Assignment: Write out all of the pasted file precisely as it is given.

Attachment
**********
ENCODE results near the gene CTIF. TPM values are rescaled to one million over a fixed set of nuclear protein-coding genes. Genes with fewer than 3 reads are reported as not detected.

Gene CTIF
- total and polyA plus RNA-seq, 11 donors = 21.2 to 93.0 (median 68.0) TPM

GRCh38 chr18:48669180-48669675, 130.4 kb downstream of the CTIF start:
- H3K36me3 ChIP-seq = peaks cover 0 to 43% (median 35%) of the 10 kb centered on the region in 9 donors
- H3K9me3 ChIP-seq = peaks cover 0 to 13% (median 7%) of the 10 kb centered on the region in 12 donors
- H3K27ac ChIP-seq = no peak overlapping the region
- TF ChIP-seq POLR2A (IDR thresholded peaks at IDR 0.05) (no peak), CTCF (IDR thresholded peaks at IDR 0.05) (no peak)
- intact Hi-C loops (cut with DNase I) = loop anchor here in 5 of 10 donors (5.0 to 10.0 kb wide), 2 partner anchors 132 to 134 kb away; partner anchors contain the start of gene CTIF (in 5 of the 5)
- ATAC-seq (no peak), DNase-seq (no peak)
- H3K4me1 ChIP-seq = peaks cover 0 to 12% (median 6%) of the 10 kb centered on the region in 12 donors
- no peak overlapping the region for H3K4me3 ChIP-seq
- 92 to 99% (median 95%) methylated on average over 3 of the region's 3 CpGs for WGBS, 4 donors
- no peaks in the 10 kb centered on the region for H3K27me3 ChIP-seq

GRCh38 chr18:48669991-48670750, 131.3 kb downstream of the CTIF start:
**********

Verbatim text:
ENCODE results near the gene CTIF. TPM values are rescaled to one million over a fixed set of nuclear protein-coding genes. Genes with fewer than 3 reads are reported as not detected.

Gene CTIF
- total and polyA plus RNA-seq, 11 donors = 21.2 to 93.0 (median 68.0) TPM

GRCh38 chr18:48669180-48669675, 130.4 kb downstream of the CTIF start:
- H3K36me3 ChIP-seq = peaks cover 0 to 43% (median 35%) of the 10 kb centered on the region in 9 donors
- H3K9me3 ChIP-seq = peaks cover 0 to 13% (median 7%) of the 10 kb centered on the region in 12 donors
- H3K27ac ChIP-seq = no peak overlapping the region
- TF ChIP-seq POLR2A (IDR thresholded peaks at IDR 0.05) (no peak), CTCF (IDR thresholded peaks at IDR 0.05) (no peak)
- intact Hi-C loops (cut with DNase I) = loop anchor here in 5 of 10 donors (5.0 to 10.0 kb wide), 2 partner anchors 132 to 134 kb away; partner anchors contain the start of gene CTIF (in 5 of the 5)
- ATAC-seq (no peak), DNase-seq (no peak)
- H3K4me1 ChIP-seq = peaks cover 0 to 12% (median 6%) of the 10 kb centered on the region in 12 donors
- no peak overlapping the region for H3K4me3 ChIP-seq
- 92 to 99% (median 95%) methylated on average over 3 of the region's 3 CpGs for WGBS, 4 donors
- no peaks in the 10 kb centered on the region for H3K27me3 ChIP-seq

GRCh38 chr18:48669991-48670750, 131.3 kb downstream of the CTIF start: